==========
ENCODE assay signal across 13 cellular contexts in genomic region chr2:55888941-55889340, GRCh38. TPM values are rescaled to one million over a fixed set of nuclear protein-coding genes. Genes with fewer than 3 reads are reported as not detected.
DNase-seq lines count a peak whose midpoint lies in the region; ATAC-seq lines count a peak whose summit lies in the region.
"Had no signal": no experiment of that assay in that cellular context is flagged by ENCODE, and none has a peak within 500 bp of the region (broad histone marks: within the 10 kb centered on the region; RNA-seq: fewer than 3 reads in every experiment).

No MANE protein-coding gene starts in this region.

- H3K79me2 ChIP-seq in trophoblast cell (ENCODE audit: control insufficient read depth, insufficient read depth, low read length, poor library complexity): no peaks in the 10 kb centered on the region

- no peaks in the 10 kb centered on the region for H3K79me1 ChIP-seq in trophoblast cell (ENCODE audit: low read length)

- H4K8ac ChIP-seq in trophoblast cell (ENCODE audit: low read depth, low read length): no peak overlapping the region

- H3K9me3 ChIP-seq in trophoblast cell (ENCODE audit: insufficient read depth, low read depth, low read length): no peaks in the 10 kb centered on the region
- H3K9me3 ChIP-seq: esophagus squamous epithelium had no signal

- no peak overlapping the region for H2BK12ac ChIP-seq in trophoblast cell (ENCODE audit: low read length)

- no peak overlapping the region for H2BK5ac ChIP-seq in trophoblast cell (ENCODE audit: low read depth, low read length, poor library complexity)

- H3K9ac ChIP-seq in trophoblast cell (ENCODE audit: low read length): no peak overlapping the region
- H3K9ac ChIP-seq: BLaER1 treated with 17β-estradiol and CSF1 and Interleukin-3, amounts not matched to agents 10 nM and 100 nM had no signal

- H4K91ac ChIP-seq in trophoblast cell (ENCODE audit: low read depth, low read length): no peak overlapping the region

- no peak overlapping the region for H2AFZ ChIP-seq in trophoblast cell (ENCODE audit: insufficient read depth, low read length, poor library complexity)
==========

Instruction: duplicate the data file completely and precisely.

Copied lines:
ENCODE assay signal across 13 cellular contexts in genomic region chr2:55888941-55889340, GRCh38. TPM values are rescaled to one million over a fixed set of nuclear protein-coding genes. Genes with fewer than 3 reads are reported as not detected.
DNase-seq lines count a peak whose midpoint lies in the region; ATAC-seq lines count a peak whose summit lies in the region.
"Had no signal": no experiment of that assay in that cellular context is flagged by ENCODE, and none has a peak within 500 bp of the region (broad histone marks: within the 10 kb centered on the region; RNA-seq: fewer than 3 reads in every experiment).

No MANE protein-coding gene starts in this region.

- H3K79me2 ChIP-seq in trophoblast cell (ENCODE audit: control insufficient read depth, insufficient read depth, low read length, poor library complexity): no peaks in the 10 kb centered on the region

- no peaks in the 10 kb centered on the region for H3K79me1 ChIP-seq in trophoblast cell (ENCODE audit: low read length)

- H4K8ac ChIP-seq in trophoblast cell (ENCODE audit: low read depth, low read length): no peak overlapping the region

- H3K9me3 ChIP-seq in trophoblast cell (ENCODE audit: insufficient read depth, low read depth, low read length): no peaks in the 10 kb centered on the region
- H3K9me3 ChIP-seq: esophagus squamous epithelium had no signal

- no peak overlapping the region for H2BK12ac ChIP-seq in trophoblast cell (ENCODE audit: low read length)

- no peak overlapping the region for H2BK5ac ChIP-seq in trophoblast cell (ENCODE audit: low read depth, low read length, poor library complexity)

- H3K9ac ChIP-seq in trophoblast cell (ENCODE audit: low read length): no peak overlapping the region
- H3K9ac ChIP-seq: BLaER1 treated with 17β-estradiol and CSF1 and Interleukin-3, amounts not matched to agents 10 nM and 100 nM had no signal

- H4K91ac ChIP-seq in trophoblast cell (ENCODE audit: low read depth, low read length): no peak overlapping the region

- no peak overlapping the region for H2AFZ ChIP-seq in trophoblast cell (ENCODE audit: insufficient read depth, low read length, poor library complexity)